Statesboro after Michael’s Law

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George Andersen and Andrea Curtis and

During the spring of 2016, Paul Smith was arrested for the fifth time after another liquor law violation in Statesboro. Smith was one of 192 to be arrested for liquor violations between the years 2014 and 2016 and one of 658 to be referred to disciplinary action for alcohol within that time frame, according to the 2017 Annual Clery Act report.

In recent years, it has become harder for underage students to get away with underage drinking throughout the state of Georgia due to Michael’s law, which was put in place after the death of Michael Gatto, who was a Georgia Southern freshman at the time of his death.

On Aug. 28, 2014, Michael Gatto was out drinking at a former Statesboro bar, Rude Rudy’s, when he was assaulted by an off-duty bouncer, Grant Spencer. Medics rushed Gatto to Savannah in an attempt to save his life. He was pronounced dead the following afternoon.

Michael’s Law, enacted July 1, 2015, has prevented anyone under the age of 21 from working in or entering a bar in the State of Georgia. For some, this means extra security. For underage drinkers in the state of Georgia, it means a higher risk of getting caught.

“I personally think they [police] are overly focused on underage individuals consuming alcohol,” Chad Rimsek, a bouncer for The Rusty Tavern and Gnats landing, two Statesboro bars, said, “Also, overly concentrating on issuing MIPs [minor in possession] due to the pressure being placed on local police forces due to the incident which led to Michael’s law.”

While it was not found that police are directly targeting underage drinkers as Rimsek claims, the numbers indicate a spike in arrests and violations. Between the years 2010 and 2012, there were 102 alcohol related arrests on campus, according to the 2017 university annual security report issued by university public safety. That same report indicated that between the years 2014 and 2016 that there were 192 arrests, nearly doubling the number from before the initiation of Michael’s law.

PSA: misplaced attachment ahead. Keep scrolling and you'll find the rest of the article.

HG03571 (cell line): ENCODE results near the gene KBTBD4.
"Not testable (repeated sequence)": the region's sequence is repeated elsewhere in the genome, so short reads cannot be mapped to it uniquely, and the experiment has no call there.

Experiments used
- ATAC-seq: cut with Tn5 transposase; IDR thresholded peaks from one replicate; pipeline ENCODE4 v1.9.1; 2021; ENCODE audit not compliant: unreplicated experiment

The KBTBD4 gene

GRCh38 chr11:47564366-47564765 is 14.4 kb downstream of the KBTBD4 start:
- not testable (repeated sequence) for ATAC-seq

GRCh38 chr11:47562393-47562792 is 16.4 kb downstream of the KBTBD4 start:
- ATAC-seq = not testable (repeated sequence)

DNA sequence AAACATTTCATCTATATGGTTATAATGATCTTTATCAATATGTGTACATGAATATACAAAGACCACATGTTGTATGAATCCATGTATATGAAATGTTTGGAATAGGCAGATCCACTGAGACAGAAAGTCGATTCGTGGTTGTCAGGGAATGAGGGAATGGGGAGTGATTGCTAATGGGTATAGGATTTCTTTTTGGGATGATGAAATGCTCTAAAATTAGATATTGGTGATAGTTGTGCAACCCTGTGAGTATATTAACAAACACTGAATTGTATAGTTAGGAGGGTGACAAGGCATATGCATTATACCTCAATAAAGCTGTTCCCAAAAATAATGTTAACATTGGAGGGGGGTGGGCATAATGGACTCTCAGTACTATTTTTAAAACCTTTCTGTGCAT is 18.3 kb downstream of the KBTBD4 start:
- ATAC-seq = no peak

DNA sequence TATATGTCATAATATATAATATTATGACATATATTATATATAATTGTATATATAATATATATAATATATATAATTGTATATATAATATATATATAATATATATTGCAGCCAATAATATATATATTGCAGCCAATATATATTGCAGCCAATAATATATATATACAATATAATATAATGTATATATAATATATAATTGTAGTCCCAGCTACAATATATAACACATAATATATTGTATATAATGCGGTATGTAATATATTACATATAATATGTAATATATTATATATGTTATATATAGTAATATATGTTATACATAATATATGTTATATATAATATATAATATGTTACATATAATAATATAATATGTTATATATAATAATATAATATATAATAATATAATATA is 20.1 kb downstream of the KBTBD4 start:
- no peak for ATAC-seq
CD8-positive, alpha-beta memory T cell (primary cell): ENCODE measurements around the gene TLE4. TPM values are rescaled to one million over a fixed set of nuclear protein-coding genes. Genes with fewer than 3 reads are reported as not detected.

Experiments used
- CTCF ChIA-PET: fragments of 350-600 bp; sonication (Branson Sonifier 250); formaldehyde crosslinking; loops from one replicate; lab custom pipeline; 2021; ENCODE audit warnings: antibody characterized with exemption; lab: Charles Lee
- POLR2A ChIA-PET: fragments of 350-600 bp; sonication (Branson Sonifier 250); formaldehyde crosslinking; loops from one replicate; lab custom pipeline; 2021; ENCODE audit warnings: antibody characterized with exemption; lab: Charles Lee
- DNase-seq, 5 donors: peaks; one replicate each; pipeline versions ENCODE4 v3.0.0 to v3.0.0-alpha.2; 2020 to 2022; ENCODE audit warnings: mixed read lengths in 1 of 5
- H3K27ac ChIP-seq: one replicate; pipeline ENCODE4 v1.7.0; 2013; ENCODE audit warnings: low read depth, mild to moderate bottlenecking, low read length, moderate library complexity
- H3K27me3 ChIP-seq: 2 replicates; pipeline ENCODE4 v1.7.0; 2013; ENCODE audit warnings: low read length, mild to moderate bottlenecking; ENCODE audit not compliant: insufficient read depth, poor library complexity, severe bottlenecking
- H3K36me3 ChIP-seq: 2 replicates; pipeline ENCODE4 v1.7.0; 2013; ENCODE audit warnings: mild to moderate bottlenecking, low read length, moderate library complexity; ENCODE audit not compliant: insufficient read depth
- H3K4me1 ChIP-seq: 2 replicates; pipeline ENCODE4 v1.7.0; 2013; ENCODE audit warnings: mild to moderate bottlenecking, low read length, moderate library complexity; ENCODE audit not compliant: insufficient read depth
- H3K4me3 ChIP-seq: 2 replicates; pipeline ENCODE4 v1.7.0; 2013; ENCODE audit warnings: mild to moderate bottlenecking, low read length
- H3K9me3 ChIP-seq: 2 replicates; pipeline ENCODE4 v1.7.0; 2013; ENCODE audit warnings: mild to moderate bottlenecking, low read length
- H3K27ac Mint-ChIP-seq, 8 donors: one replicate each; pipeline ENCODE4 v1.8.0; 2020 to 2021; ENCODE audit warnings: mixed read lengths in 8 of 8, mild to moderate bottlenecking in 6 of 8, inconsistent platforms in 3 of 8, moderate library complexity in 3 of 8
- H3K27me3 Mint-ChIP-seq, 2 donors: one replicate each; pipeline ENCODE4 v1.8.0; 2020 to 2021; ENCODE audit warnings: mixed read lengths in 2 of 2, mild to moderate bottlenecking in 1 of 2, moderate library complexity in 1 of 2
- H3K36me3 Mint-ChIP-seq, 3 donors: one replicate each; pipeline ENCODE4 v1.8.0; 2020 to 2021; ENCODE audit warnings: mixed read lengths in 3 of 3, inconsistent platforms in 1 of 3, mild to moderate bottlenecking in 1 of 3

Laura McCullough, chief of police for the university department of public safety, said that no change in protocol has happened since the law was enacted.

“Since this particular law impacts businesses serving alcohol mostly, it does not have a direct impact on campus,” McCullough said in an email. “We still handle any alcohol incident the same as we did prior to this particular law.”

Although this law does not have a direct impact on campus or the department of safety protocol, according to McCullough, according to the numbers, it does have a direct impact on the students of Georgia Southern.

398 incidents of liquor law violations on campus which led to referrals occurred between the years 2010 and 2012. 658 happened in the years 2014-2016, a more than 50 percent increase, according to the Clery Act.

Smith, a marketing student at Georgia Southern, has his own perspective and experience with how local police work, and he, along with Rimsek, believe that they target underage drinkers as a way to make money.

“The best word I would use to describe Statesboro P.D. would not be corrupt, but misdirected or misguided,” Smith said. “SPD is focused on underage drinking versus like serious crimes and I guess like traffic tickets.”

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The impact that Michael’s law has had does not stop at Georgia Southern. Between the years 2010 and 2012, University of Georgia has reported 472 minor in possession charges according to the University of Georgia Police Department crime statistics report. That same report showed that between the years 2014 and 2016 that there were 668 reported minor in possession violations. These numbers, while slightly less drastic, change at a similar rate to Georgia Southern for before and after Michael’s law was put into effect.

Ashley Greene, a business student who transferred to the University of Georgia from Georgia Southern, said the law not only affects underage drinkers, it affects employees.

“I do have older friends though who had to lose their jobs at bars once the law went into effect, as they were working in the bars under 21 which Michael’s law prohibits,” Greene said.

However, many still feel that the law has only begun showing its effects and that this is only the beginning.

“Michaels law has dramatically altered Statesboro and Georgia Southern University there is no denying that fact,” Rimsek said. “As a student graduating soon and a bouncer at two bars I feel the effects will continue to be felt for years to come.”